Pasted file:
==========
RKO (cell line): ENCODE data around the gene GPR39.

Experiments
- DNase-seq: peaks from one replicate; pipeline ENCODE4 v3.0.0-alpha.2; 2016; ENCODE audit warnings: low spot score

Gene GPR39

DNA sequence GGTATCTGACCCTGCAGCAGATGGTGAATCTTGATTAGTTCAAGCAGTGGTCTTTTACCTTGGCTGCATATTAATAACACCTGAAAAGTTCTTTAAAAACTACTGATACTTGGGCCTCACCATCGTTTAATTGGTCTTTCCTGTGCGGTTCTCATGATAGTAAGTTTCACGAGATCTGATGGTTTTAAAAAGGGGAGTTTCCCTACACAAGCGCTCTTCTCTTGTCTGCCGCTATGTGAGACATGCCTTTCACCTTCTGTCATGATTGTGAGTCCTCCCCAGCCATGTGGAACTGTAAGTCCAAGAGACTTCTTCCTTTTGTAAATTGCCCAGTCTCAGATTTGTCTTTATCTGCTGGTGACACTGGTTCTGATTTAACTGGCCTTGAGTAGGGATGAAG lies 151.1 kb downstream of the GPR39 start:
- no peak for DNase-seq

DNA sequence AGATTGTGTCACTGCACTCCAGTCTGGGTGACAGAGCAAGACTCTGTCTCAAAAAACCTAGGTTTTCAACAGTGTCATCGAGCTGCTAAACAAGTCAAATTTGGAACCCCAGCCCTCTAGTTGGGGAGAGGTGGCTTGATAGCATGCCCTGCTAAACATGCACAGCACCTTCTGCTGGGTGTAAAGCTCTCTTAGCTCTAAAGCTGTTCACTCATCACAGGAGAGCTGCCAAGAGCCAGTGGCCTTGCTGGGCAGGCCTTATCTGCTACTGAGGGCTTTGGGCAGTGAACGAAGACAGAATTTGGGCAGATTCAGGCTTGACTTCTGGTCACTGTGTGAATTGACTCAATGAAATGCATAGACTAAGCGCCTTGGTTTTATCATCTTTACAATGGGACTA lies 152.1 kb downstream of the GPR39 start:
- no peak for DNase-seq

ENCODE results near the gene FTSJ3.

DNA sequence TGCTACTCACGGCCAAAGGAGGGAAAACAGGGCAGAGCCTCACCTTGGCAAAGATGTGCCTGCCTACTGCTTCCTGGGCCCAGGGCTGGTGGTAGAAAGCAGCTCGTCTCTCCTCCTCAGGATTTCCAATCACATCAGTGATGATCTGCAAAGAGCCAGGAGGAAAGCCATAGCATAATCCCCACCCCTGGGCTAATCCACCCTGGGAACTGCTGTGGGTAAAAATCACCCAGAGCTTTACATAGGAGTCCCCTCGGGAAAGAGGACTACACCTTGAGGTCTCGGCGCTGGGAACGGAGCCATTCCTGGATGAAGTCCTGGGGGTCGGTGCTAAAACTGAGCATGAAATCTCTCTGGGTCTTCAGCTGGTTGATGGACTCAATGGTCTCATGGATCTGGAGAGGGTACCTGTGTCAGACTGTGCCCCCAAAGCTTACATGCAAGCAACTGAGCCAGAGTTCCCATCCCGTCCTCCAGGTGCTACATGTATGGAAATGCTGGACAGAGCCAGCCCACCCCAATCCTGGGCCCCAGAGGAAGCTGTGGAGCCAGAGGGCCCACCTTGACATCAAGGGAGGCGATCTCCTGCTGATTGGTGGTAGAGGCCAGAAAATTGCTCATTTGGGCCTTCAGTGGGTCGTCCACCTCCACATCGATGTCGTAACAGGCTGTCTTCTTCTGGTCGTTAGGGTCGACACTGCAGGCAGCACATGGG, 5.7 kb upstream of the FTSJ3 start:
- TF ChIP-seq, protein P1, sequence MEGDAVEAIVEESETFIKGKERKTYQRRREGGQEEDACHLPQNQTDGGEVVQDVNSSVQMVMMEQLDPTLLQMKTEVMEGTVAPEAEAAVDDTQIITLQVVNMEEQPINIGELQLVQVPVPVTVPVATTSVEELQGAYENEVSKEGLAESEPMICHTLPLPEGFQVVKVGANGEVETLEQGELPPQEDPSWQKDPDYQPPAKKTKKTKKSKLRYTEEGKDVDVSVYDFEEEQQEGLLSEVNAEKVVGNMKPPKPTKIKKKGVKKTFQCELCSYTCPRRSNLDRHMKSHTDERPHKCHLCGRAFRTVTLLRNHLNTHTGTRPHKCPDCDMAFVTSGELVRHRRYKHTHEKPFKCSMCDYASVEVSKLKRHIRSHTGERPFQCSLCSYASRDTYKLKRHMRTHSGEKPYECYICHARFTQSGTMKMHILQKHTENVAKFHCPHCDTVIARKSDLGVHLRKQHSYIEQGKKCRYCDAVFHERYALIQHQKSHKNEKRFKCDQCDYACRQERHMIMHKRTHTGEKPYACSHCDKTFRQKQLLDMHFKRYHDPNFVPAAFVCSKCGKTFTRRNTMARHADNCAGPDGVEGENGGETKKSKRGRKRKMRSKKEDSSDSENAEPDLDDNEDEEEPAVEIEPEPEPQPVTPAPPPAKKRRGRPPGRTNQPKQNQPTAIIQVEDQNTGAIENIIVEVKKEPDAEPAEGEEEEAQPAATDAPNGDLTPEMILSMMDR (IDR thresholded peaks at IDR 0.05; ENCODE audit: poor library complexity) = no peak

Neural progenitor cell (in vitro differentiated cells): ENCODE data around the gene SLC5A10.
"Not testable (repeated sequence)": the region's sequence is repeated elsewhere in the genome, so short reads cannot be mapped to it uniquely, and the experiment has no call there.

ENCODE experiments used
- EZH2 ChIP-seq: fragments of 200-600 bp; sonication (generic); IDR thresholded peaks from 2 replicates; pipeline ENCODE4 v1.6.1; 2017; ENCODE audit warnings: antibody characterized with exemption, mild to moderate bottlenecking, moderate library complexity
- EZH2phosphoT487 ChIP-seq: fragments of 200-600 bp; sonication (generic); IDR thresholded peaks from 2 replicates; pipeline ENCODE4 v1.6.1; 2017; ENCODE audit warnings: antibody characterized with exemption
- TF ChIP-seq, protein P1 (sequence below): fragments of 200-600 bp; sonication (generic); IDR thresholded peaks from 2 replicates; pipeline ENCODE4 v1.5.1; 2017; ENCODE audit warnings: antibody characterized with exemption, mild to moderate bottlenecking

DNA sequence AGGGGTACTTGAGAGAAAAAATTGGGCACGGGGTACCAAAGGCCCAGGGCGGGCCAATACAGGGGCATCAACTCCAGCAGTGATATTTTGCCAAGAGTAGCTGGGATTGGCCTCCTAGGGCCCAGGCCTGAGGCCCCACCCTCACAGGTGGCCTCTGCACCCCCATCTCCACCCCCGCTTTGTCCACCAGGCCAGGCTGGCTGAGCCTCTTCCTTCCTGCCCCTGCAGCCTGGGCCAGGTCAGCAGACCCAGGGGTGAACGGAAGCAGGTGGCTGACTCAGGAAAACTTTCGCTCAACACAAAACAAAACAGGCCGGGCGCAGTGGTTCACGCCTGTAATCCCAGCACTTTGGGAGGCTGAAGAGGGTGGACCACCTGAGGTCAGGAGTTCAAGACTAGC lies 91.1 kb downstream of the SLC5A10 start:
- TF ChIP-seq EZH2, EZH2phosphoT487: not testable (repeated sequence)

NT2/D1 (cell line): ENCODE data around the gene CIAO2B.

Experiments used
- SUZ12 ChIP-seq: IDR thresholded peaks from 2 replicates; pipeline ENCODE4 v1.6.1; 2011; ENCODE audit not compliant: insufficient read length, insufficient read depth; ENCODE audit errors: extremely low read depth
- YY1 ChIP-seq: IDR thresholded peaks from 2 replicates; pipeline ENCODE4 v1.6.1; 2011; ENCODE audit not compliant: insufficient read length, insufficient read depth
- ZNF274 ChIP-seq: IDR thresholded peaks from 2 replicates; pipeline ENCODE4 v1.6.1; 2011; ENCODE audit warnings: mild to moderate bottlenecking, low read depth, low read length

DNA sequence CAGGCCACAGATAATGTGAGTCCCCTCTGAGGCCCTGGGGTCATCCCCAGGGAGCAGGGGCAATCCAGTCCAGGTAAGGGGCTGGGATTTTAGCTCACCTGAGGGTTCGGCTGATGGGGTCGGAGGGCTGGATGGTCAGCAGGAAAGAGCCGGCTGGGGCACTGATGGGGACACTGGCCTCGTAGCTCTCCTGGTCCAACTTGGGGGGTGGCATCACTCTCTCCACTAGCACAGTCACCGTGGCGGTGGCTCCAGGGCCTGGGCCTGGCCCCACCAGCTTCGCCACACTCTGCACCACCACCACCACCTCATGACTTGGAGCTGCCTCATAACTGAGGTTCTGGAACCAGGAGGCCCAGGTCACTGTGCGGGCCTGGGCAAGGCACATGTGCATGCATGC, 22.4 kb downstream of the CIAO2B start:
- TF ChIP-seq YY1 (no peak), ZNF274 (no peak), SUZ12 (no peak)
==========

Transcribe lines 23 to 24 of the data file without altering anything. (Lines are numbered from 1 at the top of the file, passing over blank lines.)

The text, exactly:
- YY1 ChIP-seq: IDR thresholded peaks from 2 replicates; pipeline ENCODE4 v1.6.1; 2011; ENCODE audit not compliant: insufficient read length, insufficient read depth
- ZNF274 ChIP-seq: IDR thresholded peaks from 2 replicates; pipeline ENCODE4 v1.6.1; 2011; ENCODE audit warnings: mild to moderate bottlenecking, low read depth, low read length